Thursday meeting may decide Great Barrington trucking company issues

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GREAT BARRINGTON — The fate of the Blue Hills neighborhood and GJO, a trucking company located there, will likely be resolved Thursday night — members of the deciding board are running out of time.

Meanwhile, GJO's owner Gary O'Brien said, through his lawyer, that he is willing to make some concessions to address neighbor complaints about loud noise at all hours of the day and night.

On Tuesday night the Zoning Board of Appeals voted to continue the public hearing to appeal a cease-and-desist order, aimed at activities on O'Brien's 11 Roger Road property, to Thursday, April 26, 7:30 p.m., at the Claire Teague Senior Center on South Main Street.

Board members said they want to make a decision on the appeal before the May 15 town election, which could usher in new board members who need to be educated about the technical and legal arguments that have been presented so far. When board member Kathy Kotleski mentioned the impact of the election and potential to extend the hearing for even longer, colleagues shook their heads "no" while many of those in the audience of about 30 people shouted "No!" or groaned. There are two seats on the seven-member Zoning Board of Appeals up for election this year.

"I think you have enough information to make a decision now," said Michael Andelman of Blue Hill Road. In two months, Andelman noted more than 1,000 trips past his home by highway-grade snowplows, sanders, dump trucks and landscaping vehicles he ascribes to O'Brien. Several area residents said the noise, diesel fumes and rumbling vibrations created by GJO activity is waking them up regularly in the middle of the night and ruining the area's peace and quiet.

Zoning Board of Appeals Vice Chairwoman Carolyn Ivory said the board would need time to obtain and review the police records as well as any affidavits residents may want to submit. Paul Feldman, O'Brien's lawyer, said he can refute every complaint made to police and will do so if necessary at the next hearing.

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Among the proposed concessions O'Brien submitted to the Zoning Board of Appeals for review are a written and enforceable promise to keep heavy trucks from leaving the property earlier than 5 a.m. or later than 9 p.m. He is also willing to deploy his four highway-grade snow plows from another location. O'Brien would still bring the industrial vehicles onto the property for maintenance and would store them there during the off-season (around May-November).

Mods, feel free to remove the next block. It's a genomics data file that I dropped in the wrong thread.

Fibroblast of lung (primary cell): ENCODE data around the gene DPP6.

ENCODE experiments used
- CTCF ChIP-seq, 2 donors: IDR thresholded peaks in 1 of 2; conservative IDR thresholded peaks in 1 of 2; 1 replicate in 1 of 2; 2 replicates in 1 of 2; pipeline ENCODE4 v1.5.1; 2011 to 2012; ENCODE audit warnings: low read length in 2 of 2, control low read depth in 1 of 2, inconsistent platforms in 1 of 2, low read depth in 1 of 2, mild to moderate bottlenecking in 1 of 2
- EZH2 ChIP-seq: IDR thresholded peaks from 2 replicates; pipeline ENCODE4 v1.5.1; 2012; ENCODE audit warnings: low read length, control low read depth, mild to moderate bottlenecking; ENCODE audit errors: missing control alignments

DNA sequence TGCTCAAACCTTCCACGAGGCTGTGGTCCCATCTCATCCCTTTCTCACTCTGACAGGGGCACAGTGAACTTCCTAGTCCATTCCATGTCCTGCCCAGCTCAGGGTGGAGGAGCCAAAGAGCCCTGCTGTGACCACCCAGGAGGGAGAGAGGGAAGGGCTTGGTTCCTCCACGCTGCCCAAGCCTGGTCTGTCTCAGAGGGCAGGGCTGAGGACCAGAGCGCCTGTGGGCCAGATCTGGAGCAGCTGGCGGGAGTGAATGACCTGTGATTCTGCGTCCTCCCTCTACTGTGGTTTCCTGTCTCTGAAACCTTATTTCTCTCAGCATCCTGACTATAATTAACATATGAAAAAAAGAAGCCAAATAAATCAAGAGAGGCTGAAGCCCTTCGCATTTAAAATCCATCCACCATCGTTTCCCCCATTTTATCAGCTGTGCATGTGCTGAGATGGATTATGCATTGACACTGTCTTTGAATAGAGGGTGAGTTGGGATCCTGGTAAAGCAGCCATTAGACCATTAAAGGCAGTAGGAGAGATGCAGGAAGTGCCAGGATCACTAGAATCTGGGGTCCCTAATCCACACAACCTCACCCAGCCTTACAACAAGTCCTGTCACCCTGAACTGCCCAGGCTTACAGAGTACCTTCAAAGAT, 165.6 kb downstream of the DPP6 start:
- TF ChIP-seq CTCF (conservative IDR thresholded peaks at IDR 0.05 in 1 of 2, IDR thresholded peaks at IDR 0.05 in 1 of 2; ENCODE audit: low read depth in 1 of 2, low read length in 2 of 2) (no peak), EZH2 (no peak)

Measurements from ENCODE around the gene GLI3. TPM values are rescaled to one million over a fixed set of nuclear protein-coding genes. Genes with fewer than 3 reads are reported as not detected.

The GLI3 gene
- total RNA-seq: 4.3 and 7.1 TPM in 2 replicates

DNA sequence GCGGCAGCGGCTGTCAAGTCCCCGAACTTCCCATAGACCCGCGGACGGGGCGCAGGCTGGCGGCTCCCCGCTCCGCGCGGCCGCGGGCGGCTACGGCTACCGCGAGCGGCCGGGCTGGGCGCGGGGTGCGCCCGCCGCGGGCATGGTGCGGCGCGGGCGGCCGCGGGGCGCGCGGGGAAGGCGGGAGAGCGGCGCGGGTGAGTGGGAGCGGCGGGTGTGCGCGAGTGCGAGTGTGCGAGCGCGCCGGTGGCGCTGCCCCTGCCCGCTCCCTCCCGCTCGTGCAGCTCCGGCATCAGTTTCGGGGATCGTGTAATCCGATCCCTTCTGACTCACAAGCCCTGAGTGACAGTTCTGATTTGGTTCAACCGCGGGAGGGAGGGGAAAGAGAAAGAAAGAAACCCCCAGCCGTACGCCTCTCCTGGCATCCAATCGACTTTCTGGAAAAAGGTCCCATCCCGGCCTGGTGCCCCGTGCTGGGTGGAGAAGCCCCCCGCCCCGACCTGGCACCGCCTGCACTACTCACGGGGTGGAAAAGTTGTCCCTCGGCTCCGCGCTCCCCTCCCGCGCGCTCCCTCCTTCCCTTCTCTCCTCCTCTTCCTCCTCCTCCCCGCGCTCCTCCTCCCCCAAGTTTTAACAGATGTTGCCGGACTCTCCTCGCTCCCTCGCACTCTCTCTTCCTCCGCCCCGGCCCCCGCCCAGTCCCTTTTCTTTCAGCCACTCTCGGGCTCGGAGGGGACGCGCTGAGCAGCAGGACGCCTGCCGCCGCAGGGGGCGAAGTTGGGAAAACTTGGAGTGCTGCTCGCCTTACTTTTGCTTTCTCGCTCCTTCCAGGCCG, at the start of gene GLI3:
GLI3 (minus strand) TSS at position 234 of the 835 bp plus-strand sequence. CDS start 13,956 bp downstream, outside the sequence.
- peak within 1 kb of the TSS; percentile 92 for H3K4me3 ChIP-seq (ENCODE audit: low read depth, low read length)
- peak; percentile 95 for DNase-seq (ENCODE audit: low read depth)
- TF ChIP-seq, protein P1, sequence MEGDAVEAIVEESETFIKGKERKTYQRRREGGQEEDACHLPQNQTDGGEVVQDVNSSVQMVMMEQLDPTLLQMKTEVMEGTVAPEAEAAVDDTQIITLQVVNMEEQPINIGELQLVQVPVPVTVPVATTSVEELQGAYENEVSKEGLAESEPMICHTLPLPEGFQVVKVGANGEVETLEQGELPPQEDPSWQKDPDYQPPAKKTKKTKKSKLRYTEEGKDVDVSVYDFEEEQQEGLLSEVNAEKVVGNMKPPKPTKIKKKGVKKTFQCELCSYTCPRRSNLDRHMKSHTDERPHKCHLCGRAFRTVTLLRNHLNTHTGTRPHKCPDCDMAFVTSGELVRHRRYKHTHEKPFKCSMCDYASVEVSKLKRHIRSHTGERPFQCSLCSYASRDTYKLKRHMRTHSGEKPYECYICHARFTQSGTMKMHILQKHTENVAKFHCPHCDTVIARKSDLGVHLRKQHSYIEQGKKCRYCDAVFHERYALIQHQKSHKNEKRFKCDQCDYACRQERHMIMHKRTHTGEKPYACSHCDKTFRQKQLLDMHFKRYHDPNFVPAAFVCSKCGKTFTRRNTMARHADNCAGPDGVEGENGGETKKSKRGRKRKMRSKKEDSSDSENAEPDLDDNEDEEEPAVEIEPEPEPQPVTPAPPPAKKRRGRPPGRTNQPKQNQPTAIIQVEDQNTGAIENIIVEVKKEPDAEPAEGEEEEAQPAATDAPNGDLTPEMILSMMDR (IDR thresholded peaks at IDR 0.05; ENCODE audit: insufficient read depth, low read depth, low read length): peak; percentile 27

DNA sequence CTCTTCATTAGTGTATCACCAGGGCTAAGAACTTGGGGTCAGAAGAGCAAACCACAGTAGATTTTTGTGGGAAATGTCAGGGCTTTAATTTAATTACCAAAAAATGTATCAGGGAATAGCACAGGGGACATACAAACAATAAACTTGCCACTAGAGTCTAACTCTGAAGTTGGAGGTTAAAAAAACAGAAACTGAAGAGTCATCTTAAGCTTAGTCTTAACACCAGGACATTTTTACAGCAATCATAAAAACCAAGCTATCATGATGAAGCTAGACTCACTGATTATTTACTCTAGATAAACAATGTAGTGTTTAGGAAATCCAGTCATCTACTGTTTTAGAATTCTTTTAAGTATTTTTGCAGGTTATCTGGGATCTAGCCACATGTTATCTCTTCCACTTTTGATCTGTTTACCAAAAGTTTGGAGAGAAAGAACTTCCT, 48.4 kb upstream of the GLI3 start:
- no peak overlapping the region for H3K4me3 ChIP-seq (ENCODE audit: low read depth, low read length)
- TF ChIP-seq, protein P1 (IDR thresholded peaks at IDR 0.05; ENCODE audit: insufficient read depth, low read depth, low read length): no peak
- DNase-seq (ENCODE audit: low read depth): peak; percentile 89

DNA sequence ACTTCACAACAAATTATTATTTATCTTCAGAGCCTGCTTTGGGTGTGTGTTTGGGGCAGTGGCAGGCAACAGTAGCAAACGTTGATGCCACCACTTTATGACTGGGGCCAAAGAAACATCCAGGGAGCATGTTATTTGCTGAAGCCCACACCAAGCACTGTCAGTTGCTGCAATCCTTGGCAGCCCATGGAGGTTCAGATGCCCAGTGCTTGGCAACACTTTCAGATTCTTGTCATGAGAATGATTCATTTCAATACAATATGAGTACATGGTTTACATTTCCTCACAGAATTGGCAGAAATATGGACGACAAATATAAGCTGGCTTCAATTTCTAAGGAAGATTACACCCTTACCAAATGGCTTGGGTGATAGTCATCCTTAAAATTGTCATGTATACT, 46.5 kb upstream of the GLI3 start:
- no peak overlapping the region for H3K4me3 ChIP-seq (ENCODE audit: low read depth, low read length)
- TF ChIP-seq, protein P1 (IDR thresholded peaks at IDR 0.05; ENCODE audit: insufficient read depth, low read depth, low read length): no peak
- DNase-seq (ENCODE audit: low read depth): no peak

"We are not waiving our rights in any way, shape or form for what GJO does at the property — what he does is consistent and lawful with that property," Feldman said. The concessions are "a way to resolve this."

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Paul Jones, of Blue Hill Road, said he was unimpressed by the concessions noting that the November cease-and-desist order O'Brien received from Great Barrington Building Inspector Edwin May wasn't the first. Not long after O'Brien purchased the property in 2010, May issued a cease-and-desist order against him and issued violation tickets. GJO appealed the order to the Zoning Board, and won in court in 2013. There are residents who say the court decision was unfair, however, because the building inspector had to personally argue his case against Feldman.

"In 2011, it could have gone the other way if we were represented properly," Jones said. "We have to lose our sleep so [O'Brien] can make money."

To prepare for the Thursday meeting, in addition to reviewing a packet of documents regarding the property, excise taxes, and business history, as well as new affidavits filed by Feldman, the board will read over neighbor complaints to police on the "noise and pollution" at GJO.

Background

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The crux of this conflict dates to 1929, when a trucking and waste-hauling business was established on Roger Road before the town had zoning bylaws that set conditions for where businesses and residential units could go. The town called the parcel a "nonconforming" lot and grandfathered Roger Trucking into the residential zone. The clause allows for the operation of the business there — but only that one type of business.

Disputes over whether the trucking company was still the same type of business came to a head in 1996, when the town came to a written agreement with then-property owner Leamon Roger regarding what can and cannot be done on the lot. The agreement stays with the land, regardless of owner, and is terminated if the property is abandoned or ceases to be used as a trucking company.

Years later, neighbors are bringing a complaint against O'Brien similar to the one they brought against Roger: They say O'Brien's trucking business has grown beyond the scope of what is allowed at the property and therefore must be reined in by the building inspector. Paul Feldman, O'Brien's lawyer, said O'Brien is running the same business as the enterprises previously operated at that site.

The November order called for a halt of all "trucking operations" at O'Brien's company, GJO, as well as transfer and dumping at the site. GJO is a trucking business. O'Brien has eight trucks and keeps highway-grade snowplows under state contract on the property.

Kristin Palpini can be reached at kpalpini@berkshireeagle.com, @kristinpalpini on Twitter, 413-629-4621.


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